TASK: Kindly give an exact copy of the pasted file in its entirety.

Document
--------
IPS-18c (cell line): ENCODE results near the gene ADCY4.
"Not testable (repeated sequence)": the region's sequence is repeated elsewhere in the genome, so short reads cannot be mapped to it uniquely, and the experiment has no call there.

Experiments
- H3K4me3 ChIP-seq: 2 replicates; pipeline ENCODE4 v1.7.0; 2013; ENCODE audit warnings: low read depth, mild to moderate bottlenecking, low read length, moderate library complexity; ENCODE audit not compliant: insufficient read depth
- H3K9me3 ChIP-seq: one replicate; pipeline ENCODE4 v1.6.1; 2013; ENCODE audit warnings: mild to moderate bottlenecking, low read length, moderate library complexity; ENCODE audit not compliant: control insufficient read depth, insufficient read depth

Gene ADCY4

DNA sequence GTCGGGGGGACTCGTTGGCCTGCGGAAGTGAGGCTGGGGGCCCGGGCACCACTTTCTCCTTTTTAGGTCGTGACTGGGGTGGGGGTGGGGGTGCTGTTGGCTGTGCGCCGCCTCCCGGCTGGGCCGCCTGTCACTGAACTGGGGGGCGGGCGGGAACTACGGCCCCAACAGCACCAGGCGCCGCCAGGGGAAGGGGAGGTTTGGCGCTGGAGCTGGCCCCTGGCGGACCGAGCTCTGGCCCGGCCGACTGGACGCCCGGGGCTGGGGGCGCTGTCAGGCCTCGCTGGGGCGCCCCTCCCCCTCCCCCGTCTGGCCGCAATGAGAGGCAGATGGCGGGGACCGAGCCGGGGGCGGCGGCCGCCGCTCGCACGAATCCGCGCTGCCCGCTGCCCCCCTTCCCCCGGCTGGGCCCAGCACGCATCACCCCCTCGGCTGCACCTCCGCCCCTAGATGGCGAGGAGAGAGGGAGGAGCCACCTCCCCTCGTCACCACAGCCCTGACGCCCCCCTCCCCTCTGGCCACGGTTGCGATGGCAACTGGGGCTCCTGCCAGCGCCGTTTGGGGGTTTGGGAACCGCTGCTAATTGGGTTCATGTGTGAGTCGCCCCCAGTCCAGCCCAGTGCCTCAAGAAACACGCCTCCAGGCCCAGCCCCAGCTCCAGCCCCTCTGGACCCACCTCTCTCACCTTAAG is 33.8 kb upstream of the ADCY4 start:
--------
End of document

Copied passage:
IPS-18c (cell line): ENCODE results near the gene ADCY4.
"Not testable (repeated sequence)": the region's sequence is repeated elsewhere in the genome, so short reads cannot be mapped to it uniquely, and the experiment has no call there.

Experiments
- H3K4me3 ChIP-seq: 2 replicates; pipeline ENCODE4 v1.7.0; 2013; ENCODE audit warnings: low read depth, mild to moderate bottlenecking, low read length, moderate library complexity; ENCODE audit not compliant: insufficient read depth
- H3K9me3 ChIP-seq: one replicate; pipeline ENCODE4 v1.6.1; 2013; ENCODE audit warnings: mild to moderate bottlenecking, low read length, moderate library complexity; ENCODE audit not compliant: control insufficient read depth, insufficient read depth

Gene ADCY4

DNA sequence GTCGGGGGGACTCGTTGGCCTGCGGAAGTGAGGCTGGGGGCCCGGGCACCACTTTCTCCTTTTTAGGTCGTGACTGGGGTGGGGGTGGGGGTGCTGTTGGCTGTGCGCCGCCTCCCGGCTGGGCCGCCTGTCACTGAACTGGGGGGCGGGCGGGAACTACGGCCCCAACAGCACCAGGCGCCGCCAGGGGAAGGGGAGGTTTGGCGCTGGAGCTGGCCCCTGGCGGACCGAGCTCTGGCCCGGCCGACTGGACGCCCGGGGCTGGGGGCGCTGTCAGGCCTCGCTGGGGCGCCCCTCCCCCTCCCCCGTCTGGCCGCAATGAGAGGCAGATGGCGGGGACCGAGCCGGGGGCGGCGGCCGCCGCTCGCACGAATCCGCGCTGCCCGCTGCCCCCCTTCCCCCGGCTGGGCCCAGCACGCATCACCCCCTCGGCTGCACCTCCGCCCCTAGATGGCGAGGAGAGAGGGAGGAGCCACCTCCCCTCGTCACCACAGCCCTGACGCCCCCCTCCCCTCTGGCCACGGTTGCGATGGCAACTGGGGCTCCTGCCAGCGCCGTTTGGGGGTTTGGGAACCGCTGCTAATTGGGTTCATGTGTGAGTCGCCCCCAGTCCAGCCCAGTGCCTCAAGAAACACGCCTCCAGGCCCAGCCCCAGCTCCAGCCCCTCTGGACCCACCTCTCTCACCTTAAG is 33.8 kb upstream of the ADCY4 start: